Get-VM

This command returns a list of VMware machine objects; the default display will show each machine’s name, PowerState, CPU count, and memory size. The Get-VM cmdlet supports several parameters you can use to filter the output. The one I most commonly use is the Name parameter. You can specify single or multiple names, possibly containing wildcard values. The following command will return all the VMs whose names begin with either XP or Vista:

Get-VM -Name XP*,Vista*

The Name parameter is useful for returning all machines in an installation, or a handful based on name pattern. However, if you work with a sizable VMware infrastructure, you should explore the other parameters for Get-VM in the Help documentation; you can filter the data returned against one or more specific data stores, data centers, folders, or clusters.

 

Creating New Machines, Clones, and Snapshots

Machine population management is a huge topic. However, some basic cases are simple to demonstrate (and are in the Help documentation as well, along with cases that are more complex).

When setting up new production VMs, I usually start from a template. All you need is the template name and name for the new machine. Working from the Windows XP Professional VMware template named XppTemplate and creating a new guest named Xpp05 works like this:

New-VM -Template XppTemplate -Name Xpp05

Cloning uses the New-VM cmdlet as well, only you specify an existing VM rather than a template. This will be a full copy of the original system (there’s no way to create a linked clone via cmdlets). To clone the VM named Xpp05 to a new test system named XpTesting, use this command:

New-VM -VM Xpp05 -Name XpTesting

Finally, to take an immediate snapshot of XpTesting so I can roll back to it if necessary, I use New-Snapshot:

New-Snapshot -VM XpTesting -Name Creation

This command creates a snapshot named Creation.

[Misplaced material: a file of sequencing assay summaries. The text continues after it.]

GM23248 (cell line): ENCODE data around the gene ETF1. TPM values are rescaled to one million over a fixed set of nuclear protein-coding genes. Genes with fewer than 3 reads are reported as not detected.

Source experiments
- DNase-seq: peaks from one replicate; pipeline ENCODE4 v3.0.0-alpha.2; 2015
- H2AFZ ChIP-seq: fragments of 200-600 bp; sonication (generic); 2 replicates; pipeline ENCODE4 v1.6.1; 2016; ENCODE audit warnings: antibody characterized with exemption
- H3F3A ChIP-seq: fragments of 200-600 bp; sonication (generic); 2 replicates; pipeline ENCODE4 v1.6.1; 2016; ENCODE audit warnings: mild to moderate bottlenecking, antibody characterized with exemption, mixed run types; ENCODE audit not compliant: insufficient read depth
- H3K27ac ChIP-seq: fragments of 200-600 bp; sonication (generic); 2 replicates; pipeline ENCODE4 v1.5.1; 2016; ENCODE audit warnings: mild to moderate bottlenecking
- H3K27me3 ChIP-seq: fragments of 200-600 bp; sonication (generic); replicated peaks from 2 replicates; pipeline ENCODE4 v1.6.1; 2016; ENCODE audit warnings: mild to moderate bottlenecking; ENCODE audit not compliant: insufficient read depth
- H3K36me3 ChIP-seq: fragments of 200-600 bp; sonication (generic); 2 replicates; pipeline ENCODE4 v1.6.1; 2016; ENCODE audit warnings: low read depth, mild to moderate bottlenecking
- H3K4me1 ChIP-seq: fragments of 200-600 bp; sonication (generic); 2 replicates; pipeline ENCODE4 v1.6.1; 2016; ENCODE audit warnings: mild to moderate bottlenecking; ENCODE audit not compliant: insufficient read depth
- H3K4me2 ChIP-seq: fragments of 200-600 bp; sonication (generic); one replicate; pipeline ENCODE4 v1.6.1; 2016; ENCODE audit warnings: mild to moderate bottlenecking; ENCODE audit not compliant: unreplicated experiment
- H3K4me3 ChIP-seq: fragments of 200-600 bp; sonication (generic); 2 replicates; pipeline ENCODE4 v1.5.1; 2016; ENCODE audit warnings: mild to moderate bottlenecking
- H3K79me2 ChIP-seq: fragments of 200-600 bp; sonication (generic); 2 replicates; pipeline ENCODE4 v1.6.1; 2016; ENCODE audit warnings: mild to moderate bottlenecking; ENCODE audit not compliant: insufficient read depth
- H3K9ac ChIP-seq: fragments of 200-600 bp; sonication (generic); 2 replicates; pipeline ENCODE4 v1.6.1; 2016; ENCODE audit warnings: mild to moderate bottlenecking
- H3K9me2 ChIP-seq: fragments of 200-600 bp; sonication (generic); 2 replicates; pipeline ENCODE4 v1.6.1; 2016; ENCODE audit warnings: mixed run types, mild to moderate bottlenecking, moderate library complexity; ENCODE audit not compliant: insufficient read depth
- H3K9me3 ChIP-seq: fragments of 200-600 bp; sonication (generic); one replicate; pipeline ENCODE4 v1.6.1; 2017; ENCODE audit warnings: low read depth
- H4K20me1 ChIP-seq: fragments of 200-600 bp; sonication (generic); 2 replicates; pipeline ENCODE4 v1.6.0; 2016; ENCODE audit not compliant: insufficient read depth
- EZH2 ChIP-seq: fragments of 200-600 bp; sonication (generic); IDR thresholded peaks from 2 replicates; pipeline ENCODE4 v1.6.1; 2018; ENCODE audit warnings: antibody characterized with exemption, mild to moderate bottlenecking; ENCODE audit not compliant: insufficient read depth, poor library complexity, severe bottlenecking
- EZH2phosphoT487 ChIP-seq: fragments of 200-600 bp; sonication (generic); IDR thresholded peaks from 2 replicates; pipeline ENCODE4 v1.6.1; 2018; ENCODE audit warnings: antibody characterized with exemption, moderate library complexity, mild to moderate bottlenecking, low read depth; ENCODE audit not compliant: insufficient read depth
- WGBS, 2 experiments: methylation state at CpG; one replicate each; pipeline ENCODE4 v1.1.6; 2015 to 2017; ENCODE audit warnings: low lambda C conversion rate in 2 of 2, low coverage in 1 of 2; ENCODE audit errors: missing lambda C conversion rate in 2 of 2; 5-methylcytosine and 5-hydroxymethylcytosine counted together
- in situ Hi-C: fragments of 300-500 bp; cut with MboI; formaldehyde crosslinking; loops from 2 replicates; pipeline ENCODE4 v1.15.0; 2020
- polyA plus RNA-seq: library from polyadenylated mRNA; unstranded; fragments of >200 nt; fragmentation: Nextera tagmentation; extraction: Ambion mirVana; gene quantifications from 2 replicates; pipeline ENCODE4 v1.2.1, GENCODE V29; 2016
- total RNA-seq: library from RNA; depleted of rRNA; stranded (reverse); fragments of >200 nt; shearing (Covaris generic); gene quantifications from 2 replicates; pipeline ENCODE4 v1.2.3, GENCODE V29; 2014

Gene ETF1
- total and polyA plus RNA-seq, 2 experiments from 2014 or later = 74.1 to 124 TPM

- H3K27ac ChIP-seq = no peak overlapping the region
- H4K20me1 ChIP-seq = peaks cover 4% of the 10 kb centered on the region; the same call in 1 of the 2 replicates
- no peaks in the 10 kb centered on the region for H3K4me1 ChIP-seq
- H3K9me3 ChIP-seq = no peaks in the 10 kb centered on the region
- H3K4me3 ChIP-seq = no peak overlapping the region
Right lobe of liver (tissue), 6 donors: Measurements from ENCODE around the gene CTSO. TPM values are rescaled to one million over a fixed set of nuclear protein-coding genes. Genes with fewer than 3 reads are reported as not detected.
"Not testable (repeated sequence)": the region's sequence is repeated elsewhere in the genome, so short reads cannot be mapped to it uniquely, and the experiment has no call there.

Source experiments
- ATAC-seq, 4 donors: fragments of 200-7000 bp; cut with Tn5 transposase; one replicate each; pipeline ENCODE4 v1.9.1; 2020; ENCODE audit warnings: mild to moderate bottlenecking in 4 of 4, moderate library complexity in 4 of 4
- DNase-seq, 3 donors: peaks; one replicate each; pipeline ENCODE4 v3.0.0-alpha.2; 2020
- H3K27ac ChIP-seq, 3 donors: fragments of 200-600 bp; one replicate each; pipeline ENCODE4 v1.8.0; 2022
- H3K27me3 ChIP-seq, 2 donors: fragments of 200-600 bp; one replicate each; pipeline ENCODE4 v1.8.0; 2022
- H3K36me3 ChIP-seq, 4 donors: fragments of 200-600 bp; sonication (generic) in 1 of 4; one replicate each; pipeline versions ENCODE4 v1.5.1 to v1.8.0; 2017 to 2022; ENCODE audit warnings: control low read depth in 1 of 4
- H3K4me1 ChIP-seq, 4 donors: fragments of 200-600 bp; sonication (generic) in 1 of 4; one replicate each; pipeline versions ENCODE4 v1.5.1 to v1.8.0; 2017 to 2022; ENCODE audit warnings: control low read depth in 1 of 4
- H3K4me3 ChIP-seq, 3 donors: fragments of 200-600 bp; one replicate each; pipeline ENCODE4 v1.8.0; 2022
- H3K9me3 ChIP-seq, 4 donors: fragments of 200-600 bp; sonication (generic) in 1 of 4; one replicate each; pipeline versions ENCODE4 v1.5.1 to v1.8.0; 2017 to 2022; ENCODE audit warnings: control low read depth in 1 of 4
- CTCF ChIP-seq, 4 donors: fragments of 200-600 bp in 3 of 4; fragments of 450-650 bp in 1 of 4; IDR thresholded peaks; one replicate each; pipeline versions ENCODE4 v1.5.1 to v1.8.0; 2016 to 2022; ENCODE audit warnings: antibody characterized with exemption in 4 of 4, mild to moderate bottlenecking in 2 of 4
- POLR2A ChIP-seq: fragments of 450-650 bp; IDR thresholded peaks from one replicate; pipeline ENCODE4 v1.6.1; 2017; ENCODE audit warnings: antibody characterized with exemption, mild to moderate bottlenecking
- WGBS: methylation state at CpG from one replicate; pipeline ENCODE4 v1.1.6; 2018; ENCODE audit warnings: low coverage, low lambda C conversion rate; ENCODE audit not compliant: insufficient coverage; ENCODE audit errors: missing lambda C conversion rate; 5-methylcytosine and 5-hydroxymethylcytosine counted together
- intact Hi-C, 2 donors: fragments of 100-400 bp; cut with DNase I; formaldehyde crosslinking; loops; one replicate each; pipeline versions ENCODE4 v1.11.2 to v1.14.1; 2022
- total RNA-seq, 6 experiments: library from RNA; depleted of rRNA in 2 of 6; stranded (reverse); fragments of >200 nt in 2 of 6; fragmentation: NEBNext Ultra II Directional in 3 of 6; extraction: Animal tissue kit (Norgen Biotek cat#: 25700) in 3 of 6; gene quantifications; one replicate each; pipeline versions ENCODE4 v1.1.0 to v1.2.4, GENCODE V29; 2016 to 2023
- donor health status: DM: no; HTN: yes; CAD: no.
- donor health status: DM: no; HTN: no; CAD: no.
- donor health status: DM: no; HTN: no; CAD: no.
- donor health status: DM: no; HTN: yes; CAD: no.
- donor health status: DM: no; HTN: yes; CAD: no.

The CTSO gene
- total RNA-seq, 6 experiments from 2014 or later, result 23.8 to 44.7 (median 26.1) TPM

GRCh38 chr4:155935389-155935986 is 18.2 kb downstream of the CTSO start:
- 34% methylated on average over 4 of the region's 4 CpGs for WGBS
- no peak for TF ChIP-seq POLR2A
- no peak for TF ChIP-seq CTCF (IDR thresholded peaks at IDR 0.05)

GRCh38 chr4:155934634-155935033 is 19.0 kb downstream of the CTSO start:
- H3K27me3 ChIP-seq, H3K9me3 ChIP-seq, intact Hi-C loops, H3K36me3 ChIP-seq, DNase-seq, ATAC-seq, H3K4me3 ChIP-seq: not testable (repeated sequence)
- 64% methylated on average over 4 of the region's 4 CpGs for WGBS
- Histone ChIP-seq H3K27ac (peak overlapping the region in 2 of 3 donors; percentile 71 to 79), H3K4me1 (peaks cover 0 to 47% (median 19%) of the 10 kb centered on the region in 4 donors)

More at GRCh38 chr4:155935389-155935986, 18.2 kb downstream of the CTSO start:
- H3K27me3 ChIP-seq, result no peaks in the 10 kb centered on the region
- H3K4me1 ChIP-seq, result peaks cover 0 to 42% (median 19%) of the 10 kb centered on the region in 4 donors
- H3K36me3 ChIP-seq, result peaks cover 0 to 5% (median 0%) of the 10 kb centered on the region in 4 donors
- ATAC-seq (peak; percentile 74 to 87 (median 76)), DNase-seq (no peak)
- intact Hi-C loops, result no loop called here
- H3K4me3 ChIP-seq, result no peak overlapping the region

Cycling Virtual Machines

VMware has cmdlets for managing machine states. For most of them, you can only perform the tasks gracefully if you installed VMware Tools within the VM.

To start a VM, use the Start-VM cmdlet. You can start the machine Xpp05 like this:

Start-VM -VM Xpp05

The other operations are where VMware Tools makes a difference. Without VMware Tools installed on the guest OS, you would restart, suspend, or shut down Xpp05 with the following commands:

Restart-VM -VM Xpp05<p>Suspend-VM -VM Xpp05</p><p>Stop-VM -VM Xpp05</p>

If you do have VMware Tools installed on the guest, VMware can tell the OS to initiate the changes instead of forcing them. To restart, suspend, or shut down the commands via VMware Tools, you would use the following commands:

Restart-VMGuest -VM Xpp05<p>Suspend-VMGuest -VM Xpp05</p><p>Shutdown-VMGuest -VM Xpp05</p>

Be warned: Although the VMGuest cmdlets are polite to the guest OS, they don’t warn connected users about state changes. If you shut down running machines with any of these cmdlets, an interactive user will either see what looks like an unstoppable OS shutdown (with Shutdown-VMGuest) or will simply see the session disappear (if using Stop-VM).

 

Moving Running Virtual Machines

If you have multiple VMware servers, it’s possible to move running VMs in correctly configured shared storage from one server to another using VMware VMotion. Suppose you have a VM named XP17 on VMware host VH1. You have a connection to server VH1, and you need to move XP17 to VMware host VH2. All you need to do is get the VM object, then use that object and the target host address to make the move, like this: